Bringing the Best of Russian and Other Slavic Literature to the West

In Growth Markets by Daniel Kalder

Most if not all of the names on Glagoslav’s list will be unknown to English-speakers. This of course is the point.

By Daniel Kalder

Glagoslav Publications was founded in May 2011, and in the brief period since this independent English-Dutch house, based in London and Den Bosch, is dedicated to releasing works that are “uniquely Slavic in nature” has developed a fascinating list featuring some of the top names in Russian, Ukrainian and Belorussian literature. Recently Publishing Perspectives spoke to managing editor and publisher Maxim Hodak, an entertainment and media lawyer turned literary entrepreneur about running a niche press in a climate traditionally tough for translated works.

“The idea of establishing this publishing house was born out of the visible need to compensate for the lack of translations of Slavic literature on the English language book market,” says Maxim Hodak. “Financial backing was provided by a private investor who saw the urgency and potential of this business endeavour. “Today our team consists of seven staff members and several freelancers. We decided to first publish the absolute leaders of modern Slavic literature whose books have a strong appeal for the English speaking reader.”

“Modern Ukrainian literature is currently at the peak of its renaissance, and the post-1991 period has seen an incredible diversity of literary genres and themes.”

And yet, the first thing even the semi-informed reader will note when studying Glagoslav’s list is the total absence of many Slavic nations: there are no Poles, Czechs or Slovenes for instance. Hodak explains that this is not down to prejudice:

“Our current focus is on the Eastern Slavic branch, merely by the fact of our own ethnic heritage. I was born in Ukraine, and this business has a special significance for me on a personal level. Moreover, these particular countries have remained unknown to the wider Western audience, and we’d like that by ways of our books people learned more about them. We’re publishing authors who were born in Russia, Ukraine and Belarus, and who embody these countries’ culture and know their history. We’re also planning on publishing works of other authors from the culturally diverse former USSR.”

Telling Unknown Stories

Maxim Hodak, founder of Glagoslav

Most if not all of the names on Glagoslav’s list are unlikely to ring many bells in the heads of English speakers. This of course is the point, and indeed, adds Hodak, English and Dutch speakers are missing a rich reading experience by not knowing about what’s going on in the literature of the former USSR:

“Many of our authors are the recipients of national literary awards and other recognitions in their homelands, they’ve gained mass readership, attention and respect from critics. For instance, Elena Chizhova won The Russian Booker Prize, her The Time of Women became a bestseller in several European countries and she has received a large amount of reviews in American, British and Australian media. Edouard Kochergin, Aleksandr Terekhov and Zakhar Prilepin are venerable writers whose works reflect various complicated time periods in Russian history — the desperate post-WWII years, intrigues associated with the communist crème de la crème, and modern day Russia.”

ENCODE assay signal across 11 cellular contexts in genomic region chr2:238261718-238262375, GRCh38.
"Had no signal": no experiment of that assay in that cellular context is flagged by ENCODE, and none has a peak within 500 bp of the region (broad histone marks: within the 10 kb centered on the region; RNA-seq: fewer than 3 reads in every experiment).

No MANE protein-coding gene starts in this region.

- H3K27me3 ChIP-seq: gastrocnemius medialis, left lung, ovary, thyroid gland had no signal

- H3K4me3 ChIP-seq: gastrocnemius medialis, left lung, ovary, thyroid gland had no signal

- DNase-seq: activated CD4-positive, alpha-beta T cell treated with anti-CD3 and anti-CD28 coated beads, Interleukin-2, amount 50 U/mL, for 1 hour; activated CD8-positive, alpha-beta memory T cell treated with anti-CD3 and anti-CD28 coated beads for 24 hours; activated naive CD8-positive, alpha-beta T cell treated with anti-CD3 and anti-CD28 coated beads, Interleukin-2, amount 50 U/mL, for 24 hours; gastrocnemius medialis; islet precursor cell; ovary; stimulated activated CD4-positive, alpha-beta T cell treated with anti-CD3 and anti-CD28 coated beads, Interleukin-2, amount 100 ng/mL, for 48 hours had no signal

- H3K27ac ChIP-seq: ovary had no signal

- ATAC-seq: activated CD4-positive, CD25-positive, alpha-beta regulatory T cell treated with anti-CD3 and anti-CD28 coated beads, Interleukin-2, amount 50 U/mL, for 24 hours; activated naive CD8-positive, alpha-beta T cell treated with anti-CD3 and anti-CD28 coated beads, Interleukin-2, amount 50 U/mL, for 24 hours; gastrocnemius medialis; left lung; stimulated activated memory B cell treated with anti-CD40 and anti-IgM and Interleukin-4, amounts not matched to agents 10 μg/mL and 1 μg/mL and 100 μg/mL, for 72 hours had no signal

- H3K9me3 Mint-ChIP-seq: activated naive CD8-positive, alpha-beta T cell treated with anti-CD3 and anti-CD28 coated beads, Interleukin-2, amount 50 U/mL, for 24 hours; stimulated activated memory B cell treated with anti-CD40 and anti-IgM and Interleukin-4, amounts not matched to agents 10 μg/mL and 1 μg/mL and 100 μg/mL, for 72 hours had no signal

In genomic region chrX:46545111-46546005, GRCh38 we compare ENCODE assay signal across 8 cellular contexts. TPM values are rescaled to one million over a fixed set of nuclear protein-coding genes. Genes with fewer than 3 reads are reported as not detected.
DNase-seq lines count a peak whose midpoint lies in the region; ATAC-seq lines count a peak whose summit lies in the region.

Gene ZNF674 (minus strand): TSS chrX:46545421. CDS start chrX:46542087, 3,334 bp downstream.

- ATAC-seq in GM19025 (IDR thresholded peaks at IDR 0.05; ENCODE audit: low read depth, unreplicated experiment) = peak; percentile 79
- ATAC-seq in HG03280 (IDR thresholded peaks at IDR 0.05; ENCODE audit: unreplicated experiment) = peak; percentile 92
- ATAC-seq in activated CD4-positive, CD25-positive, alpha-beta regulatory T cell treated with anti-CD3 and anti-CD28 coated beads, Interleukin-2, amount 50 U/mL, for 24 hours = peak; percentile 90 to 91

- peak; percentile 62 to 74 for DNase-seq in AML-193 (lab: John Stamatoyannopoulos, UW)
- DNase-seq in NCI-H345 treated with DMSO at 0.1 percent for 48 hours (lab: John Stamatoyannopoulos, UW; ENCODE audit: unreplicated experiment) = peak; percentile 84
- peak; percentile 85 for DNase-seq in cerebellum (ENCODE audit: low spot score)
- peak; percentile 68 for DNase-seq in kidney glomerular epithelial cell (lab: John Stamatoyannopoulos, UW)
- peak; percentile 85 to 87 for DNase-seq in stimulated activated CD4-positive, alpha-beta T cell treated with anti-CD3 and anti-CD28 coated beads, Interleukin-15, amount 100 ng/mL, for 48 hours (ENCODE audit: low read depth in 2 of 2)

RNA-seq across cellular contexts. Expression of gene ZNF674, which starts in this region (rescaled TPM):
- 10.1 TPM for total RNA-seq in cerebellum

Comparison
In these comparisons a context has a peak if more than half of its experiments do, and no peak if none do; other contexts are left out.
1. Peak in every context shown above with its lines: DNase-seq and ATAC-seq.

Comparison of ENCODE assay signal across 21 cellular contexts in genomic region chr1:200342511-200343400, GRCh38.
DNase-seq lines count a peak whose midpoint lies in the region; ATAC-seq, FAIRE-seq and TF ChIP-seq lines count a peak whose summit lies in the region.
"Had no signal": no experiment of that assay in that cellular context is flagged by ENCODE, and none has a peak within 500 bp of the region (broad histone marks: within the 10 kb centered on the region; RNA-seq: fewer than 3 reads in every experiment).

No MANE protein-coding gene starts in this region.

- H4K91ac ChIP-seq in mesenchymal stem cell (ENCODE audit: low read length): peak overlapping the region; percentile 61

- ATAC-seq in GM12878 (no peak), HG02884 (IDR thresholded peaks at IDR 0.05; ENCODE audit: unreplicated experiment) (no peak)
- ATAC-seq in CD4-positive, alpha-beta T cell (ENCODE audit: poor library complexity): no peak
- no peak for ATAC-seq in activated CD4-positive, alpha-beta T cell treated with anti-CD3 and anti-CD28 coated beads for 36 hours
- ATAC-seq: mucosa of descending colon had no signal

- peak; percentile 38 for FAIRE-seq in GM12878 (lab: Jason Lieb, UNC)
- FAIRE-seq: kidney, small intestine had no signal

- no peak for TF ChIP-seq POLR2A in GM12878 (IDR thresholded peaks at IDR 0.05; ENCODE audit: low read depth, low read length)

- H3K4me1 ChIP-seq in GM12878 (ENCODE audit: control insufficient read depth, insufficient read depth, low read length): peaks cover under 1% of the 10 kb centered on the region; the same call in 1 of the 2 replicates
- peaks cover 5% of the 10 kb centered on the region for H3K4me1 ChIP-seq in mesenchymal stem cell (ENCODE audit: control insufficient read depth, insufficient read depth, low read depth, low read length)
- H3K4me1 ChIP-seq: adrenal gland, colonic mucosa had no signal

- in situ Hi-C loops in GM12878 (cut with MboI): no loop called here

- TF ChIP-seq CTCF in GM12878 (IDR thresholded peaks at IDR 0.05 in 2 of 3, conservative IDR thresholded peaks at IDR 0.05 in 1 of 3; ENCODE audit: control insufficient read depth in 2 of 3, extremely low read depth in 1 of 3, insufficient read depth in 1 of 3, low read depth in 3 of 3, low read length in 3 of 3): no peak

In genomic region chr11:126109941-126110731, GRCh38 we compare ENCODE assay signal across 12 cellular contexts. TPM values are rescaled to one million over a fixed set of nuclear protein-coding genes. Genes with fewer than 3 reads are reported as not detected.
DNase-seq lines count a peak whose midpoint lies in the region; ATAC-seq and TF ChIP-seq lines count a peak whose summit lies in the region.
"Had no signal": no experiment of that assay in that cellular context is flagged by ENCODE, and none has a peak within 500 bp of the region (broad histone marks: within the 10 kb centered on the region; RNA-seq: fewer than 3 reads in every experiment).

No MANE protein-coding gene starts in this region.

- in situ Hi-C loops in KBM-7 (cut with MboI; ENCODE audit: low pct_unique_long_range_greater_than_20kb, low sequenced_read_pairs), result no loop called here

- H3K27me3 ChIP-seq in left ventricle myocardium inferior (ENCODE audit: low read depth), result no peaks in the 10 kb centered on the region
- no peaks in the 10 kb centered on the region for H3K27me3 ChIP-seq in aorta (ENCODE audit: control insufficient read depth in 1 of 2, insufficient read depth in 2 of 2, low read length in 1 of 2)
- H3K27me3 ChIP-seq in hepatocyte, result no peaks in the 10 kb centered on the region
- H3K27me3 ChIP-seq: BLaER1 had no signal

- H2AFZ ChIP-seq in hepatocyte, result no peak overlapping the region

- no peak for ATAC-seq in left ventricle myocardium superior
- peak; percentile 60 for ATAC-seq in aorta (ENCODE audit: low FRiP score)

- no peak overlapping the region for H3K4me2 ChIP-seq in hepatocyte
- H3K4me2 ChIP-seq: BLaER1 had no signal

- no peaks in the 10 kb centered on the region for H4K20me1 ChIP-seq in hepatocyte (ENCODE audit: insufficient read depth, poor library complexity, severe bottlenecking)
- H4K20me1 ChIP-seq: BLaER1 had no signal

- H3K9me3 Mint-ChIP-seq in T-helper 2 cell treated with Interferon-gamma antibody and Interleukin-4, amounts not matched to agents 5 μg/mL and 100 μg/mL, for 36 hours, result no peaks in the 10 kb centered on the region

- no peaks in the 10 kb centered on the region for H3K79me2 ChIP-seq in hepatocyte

Hodak cites Russian Kochergin as a fascinating writer who should be much better known:

Metro 2034, the bestselling Russian dystopian novel,  is being offered in a Dutch translation.

“A gifted artist, working as a stage designer for one of our most famous theaters, the Tovstonogov Bolshoi Drama Theater in St.Petersburg, he put together his childhood memoirs, talking about a forced separation from his parents when he was two, life in foster care for children of the enemies of the state, his trek to get back home to Leningrad from an orphanage in Siberia, to find his mother who did ten years’ prison time after being falsely accused of espionage. His remarkable book turned out to be frank, painful and very epic, historic in nature…We have many more authors whose works we are bringing out to our readers, and we’re confident we can satisfy highly demanding literary tastes.”

The boldest aspect of Glagoslav’s publishing campaign is its emphasis on Ukrainian and Belorussian literatures, about which virtually nothing is known in English speaking countries. This is our misfortune, says Hodak:

“Modern Ukrainian literature is currently at the peak of its renaissance, and the post-1991 period has seen an incredible diversity of literary genres and themes. The Grande Dame of Ukrainian literature is Maria Matios, and her books regularly make the top of literary billboard and are recognized nationally, earning various literary awards. One of her works is considered the best Ukrainian literary work of the last fifteen years. There’s another remarkable author Irene Rozdobudko who has mastered the psychological thriller genre, and a young author Larysa Denysenko, a human rights Ukrainian lawyer and activist, whose satirical comedy Saraband Sarah’s Band is also in our catalogue. A very interesting author Serhii Zhadan writes about the first independent steps Ukraine was making right after the fall of the Soviet state. He talks about the values and social make up that evolved and dominated as a result of these events. All of these writers produce works in the Ukrainian language.